A Man's Word
By Janice Price
There was a time when a man’s word was his bond, and one new writer can remember that time. At age seventy he began to write stories. Recently, he self-published a book and has been learning the ups and downs of self-marketing. The book market is a tough world today. Anyone can self-publish a book, but not every book, self-published or otherwise, will be a raving success story for the author.
One successful author, J.K. Rowling, refused to publish an e-book version of her latest Harry Potter book, but within eleven hours of its release, it was posted on the Internet in its entirety. The United States used to have gangs like the Ma Barker Gang, the Jesse James Gang, or the Al Capone Mob -- which was hunted by legendary lawman Eliot Ness. Today we have the Have Scanner Will Copy Gang. Yes, it took a group of thieves to copy and post one book. Rowling’s sales will barely be affected; the book sold over ten million copies in one day.
Rowling is a famous author and undoubtedly has her pick of publishing houses to choose from, any one of which would gladly promote her book. An unknown, self-published writer, particularly one without means, stands alone. Unless he has good friends and encouragers who will knock on doors, tap on windows, speak to the purchasing agents of various stores, write to air shows to volunteer him as a prospective airplane wing tip walker, and just generally do whatever is needed to help promote the book. The self-published author – let’s call him F.T.P. (short for Feisty, Tenacious Perseverance) – has been blessed with such friends, one in particular.
I have never been interested in reading the Harry Potter series, but I am in process of reading the book by F.T.P. His book is “cute” and family friendly. (It has a hook, but I won’t give it away here) Storytelling is an art, not necessarily a punctuating spellfest. (Yes, I know there is no such word as “spellfest” in your dictionary.) F.T.P. was raised in an era when success was measured in hard work, not in perfect spelling and punctuation.
His style is open, honest and down to earth. I have never met him, but I can almost imagine him laboring over his keyboard to keep his stories uniquely F.T.P. It puts a person in mind of the days when people sat (or “set,” as he would undoubtedly say) on the front porch, spinning stories in a leisurely drawl.
I was surprised to learn this man of seventy-five, with little financial means but lots of F.T.P., traveled to a big city in his state to make the rounds of bookstores. That’s a daunting task for a younger person. He met with some honest refusals, but some bookstores did agree to display his book. Then they put it under the counter, either telling customers who inquired about the book they didn’t have it, or they didn’t have it but could special order it– for a fee, over and above what they would collect from the publisher.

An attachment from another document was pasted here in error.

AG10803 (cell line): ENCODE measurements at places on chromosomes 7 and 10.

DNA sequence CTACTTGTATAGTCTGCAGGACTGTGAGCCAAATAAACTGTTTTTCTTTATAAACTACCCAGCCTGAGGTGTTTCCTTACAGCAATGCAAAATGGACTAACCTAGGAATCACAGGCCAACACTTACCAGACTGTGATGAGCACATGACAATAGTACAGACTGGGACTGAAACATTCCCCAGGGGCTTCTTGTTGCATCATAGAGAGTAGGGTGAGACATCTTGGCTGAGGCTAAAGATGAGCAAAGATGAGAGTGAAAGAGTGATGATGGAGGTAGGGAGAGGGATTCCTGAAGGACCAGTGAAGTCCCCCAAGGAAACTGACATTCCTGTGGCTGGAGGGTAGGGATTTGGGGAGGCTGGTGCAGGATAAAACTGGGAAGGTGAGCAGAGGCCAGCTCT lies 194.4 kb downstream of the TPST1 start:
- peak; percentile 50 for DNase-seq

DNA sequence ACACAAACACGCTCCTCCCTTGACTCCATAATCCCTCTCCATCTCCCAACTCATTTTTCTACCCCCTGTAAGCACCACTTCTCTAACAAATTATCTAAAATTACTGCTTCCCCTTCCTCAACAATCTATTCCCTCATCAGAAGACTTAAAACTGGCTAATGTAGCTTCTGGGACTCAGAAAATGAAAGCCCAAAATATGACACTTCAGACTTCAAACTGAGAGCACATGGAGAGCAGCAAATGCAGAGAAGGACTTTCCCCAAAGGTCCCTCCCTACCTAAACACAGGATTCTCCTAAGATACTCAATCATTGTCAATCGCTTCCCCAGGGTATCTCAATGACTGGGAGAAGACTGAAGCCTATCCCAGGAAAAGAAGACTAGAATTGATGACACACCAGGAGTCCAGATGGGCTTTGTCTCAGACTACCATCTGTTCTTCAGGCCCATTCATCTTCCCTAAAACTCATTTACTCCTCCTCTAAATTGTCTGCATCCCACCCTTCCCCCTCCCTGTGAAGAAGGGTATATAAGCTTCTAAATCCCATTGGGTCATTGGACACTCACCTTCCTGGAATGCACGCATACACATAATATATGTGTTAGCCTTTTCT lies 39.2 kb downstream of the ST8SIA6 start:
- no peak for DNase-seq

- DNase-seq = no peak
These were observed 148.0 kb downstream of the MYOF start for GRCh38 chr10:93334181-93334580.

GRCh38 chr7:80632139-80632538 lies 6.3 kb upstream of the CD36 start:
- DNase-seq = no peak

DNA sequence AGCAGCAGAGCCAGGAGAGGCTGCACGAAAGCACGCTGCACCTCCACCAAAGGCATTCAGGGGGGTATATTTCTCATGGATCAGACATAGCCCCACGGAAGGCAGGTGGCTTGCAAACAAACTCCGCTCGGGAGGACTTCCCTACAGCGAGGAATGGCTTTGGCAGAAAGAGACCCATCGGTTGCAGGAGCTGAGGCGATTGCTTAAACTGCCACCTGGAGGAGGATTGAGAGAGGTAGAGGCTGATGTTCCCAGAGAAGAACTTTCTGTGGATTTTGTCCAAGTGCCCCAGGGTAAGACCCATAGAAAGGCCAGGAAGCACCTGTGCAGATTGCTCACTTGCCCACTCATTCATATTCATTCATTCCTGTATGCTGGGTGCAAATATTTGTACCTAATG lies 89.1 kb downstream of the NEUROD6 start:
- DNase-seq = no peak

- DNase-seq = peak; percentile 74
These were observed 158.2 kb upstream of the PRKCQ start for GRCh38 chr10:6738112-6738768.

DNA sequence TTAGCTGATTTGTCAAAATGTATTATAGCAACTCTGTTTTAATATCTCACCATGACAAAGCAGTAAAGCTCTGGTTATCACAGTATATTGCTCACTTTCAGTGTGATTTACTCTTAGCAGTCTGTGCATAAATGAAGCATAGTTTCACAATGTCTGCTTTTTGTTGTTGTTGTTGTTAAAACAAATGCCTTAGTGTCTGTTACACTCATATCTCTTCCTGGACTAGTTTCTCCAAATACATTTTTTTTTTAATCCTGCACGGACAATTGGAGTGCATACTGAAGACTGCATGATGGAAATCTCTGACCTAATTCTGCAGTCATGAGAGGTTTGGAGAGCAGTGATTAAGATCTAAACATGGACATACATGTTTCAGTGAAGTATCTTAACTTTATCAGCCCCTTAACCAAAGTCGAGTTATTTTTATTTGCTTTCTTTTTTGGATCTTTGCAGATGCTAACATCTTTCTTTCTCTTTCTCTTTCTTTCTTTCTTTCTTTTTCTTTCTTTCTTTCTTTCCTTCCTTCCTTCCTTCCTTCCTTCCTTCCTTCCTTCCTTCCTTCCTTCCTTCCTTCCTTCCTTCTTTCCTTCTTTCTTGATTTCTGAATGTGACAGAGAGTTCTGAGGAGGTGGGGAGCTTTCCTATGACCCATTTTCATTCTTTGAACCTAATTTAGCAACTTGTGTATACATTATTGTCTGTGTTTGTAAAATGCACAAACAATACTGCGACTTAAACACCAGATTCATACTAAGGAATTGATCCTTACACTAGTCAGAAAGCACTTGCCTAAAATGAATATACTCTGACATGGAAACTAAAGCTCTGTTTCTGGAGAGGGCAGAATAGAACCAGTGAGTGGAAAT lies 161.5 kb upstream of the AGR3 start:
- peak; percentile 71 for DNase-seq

When I read that, there was a red flag waving and I just had to “charge.” Whatever happened to the days when a man’s word was his bond? When a handshake was as good as a legal document? Today, we have attorneys writing ironclad prenuptial contracts, after-I’ve-kicked-the-bucket wills, in-case-I-keel-over-at-the-cell-phone-bill waivers, and the ever popular what-one-man-considers-porn-is-actually-art legislation.
When did Mister My-word-is-my-bond get off the train and disappear into the crowd? We need to find him, lure him back onto the train, and send him visiting these bookstores – for a start. Then we need to set up an itinerary for him, being sure to include each and every broken word or promise to adults or children, every broken contract, every overcharge, every deceitful practice, every outright or “subtle” theft, every dishonest business and employee, every cheating married partner -
Oh, my, it can’t be done! The history of man is littered with a trail of broken contracts, promises and relationships, too numerous to even list. We even break our solemn contract with God - breaking his commandments, making promises we know we can’t keep and allowing life to interfere in our relationship.
We are so blessed to have a Savior. Without Christ, we have no hope. We would have a lifetime of contracts, commitments and words without intent, and then we would die. But, unlike mankind in general, and the bookstore owners mentioned here, God is faithful; what he promises, he will perform. God will not break his word.
© 2005 Janice Price